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Top 7 Essential "Hot-Selling Points" To Implement Before Writing Chapter One

by: Judy Cullins

Every part of your book can be a sales tool. When you include the below tips, you will have a roadmap to follow to keep your writing organized and compelling, and you'll sell more books than you ever dreamed of!

1. Write for your one preferred audience. Not everyone wants your book. Find out what audience wants/needs your book? What problems does your book solve for them? Create an audience profile and keep your audience's picture in front of you as you write. Ask yourself, is my topic narrow enough? The Chicken Soup For The Teenager, For The Prisoner, and other specific groups sold far more copies than the original Chicken Soup.

2. Write a sizzling book title and front cover. You have 4-10 seconds to hook your potential buyer. The cover itself sells more books than any other part. Bookstore buyers buy mainly by cover designs. Your title must compel your audience to buy. If you want an agent or publisher your title and subtitle are vital.

3. Write a thirty-second "tell and sell." You only have a few seconds to impress the media, the agent, the bookseller, the individual buyer. Include your title, a few benefits, and the audience. Include a few sound bites that grab attention. You may also want to compare your book to a successful one. "Passion at Any Age" is the "Artist's Way" for seniors.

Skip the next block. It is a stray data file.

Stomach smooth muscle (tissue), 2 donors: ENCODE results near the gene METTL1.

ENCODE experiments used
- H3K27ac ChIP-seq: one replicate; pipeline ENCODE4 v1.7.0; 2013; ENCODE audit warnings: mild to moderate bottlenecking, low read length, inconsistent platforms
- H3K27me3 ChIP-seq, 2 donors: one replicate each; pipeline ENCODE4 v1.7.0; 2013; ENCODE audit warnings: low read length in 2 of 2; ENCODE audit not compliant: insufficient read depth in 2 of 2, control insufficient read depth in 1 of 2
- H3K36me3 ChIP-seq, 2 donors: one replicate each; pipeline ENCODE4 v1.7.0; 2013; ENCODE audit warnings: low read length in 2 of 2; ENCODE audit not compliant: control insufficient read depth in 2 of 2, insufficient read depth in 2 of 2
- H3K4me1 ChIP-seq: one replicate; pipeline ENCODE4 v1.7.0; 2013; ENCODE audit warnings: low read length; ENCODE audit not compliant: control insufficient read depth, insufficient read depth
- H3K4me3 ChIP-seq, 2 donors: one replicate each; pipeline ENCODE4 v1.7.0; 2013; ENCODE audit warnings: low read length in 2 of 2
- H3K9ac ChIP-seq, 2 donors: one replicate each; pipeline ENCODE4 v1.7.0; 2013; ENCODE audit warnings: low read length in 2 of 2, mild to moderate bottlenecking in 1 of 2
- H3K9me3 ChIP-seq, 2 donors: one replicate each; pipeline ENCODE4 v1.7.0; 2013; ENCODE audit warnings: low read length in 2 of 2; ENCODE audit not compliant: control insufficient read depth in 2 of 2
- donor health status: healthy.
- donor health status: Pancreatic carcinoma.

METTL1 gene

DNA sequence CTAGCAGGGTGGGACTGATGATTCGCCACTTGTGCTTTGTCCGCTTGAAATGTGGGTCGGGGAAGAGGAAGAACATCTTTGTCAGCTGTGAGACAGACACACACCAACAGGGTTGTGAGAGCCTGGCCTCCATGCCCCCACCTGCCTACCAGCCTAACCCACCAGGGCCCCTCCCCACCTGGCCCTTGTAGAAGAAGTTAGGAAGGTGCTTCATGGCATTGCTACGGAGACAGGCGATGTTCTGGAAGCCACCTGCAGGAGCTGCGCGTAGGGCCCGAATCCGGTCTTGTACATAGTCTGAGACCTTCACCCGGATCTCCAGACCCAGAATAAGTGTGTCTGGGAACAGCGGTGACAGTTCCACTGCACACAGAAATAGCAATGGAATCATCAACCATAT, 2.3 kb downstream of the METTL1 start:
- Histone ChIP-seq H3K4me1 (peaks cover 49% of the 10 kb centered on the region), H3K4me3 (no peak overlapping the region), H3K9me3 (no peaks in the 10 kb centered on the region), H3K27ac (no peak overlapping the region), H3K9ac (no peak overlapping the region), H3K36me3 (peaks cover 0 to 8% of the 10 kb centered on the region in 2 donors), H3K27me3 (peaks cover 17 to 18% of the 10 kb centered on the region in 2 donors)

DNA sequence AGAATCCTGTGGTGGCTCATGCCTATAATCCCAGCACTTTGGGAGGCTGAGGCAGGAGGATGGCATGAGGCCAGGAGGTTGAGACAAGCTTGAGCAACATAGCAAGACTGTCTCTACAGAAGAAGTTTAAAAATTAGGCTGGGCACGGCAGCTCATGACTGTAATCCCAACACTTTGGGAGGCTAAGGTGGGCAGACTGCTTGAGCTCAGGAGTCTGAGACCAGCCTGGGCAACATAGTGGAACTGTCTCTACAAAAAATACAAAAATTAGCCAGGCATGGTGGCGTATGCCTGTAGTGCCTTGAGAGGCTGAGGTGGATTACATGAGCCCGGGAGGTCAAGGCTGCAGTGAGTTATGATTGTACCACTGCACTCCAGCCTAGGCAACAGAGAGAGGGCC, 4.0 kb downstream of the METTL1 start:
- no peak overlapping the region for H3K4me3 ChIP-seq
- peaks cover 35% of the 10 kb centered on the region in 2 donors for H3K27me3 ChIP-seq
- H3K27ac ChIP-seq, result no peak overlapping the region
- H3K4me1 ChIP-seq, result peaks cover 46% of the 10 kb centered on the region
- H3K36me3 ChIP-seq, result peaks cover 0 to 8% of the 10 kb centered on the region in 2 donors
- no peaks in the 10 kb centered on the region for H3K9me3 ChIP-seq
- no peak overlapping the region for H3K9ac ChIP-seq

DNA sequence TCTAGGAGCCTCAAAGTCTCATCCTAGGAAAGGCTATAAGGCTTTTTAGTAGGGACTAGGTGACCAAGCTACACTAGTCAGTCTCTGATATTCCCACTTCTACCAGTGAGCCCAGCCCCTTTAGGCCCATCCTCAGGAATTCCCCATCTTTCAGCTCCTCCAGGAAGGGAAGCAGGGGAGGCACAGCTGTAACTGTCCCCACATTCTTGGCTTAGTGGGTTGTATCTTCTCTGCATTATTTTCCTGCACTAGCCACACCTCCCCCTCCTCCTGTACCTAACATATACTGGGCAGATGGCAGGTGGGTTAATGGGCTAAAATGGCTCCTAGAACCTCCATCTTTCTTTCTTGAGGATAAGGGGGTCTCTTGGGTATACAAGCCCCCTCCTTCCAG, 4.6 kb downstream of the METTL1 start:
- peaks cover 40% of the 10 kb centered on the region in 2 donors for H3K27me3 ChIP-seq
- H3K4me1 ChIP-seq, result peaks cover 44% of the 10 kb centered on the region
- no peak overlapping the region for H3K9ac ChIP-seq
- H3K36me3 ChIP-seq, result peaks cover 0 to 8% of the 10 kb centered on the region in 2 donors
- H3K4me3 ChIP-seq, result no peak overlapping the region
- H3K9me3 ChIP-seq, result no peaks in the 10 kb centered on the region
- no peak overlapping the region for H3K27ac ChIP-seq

4. Write your back cover before you write your book. This is the second most important sales tool your book has to offer. Here you put compelling ad copy, benefits, testimonials, and a small blurb about you, the author. If your potential buyer likes it, they will buy on the spot. If they want more information, they will look inside at the introduction and table of contents.

If you write an electronic book (eBook) you can apply this information to your Web site sales letter.

5. Write your book introduction. Include the problem your audience has, why you wrote the book, and its purpose. In a few paragraphs include more specific benefits, and how you will present it (format). Keep it under a page.

6. Create a table of contents. Each chapter should have a name, preferably a catchy one. If your reader can't understand the chapter title, then annotate it. Add some benefits or a sub title. In Passion at Any Age, the author put the word "passion" in each title. Which attracts you more? "Open Your Mind?" or "Attracting Passion?"

7. Reach out to opinion molders. After an initial contact of asking for feedback, resend them the same chapter and the table of contents of your book. Ask for a testimonial then. These influential contacts' testimonials will make your back cover an important sales tool.

Designing every part of your book to be a sales tool and a beacon to writing a focused, compelling, understandable, and enjoyable book is a must, before you write a single word.

About The Author

Judy Cullins: 20-year author, speaker, book coach
Helps entrepreneurs manifest their book and web dreams
eBook: "Ten Non-techie Ways to Market Your Book Online"
http://www.bookcoaching.com
judy@bookcoaching.com
Ph:619/466/0622

This article was posted on December 29, 2003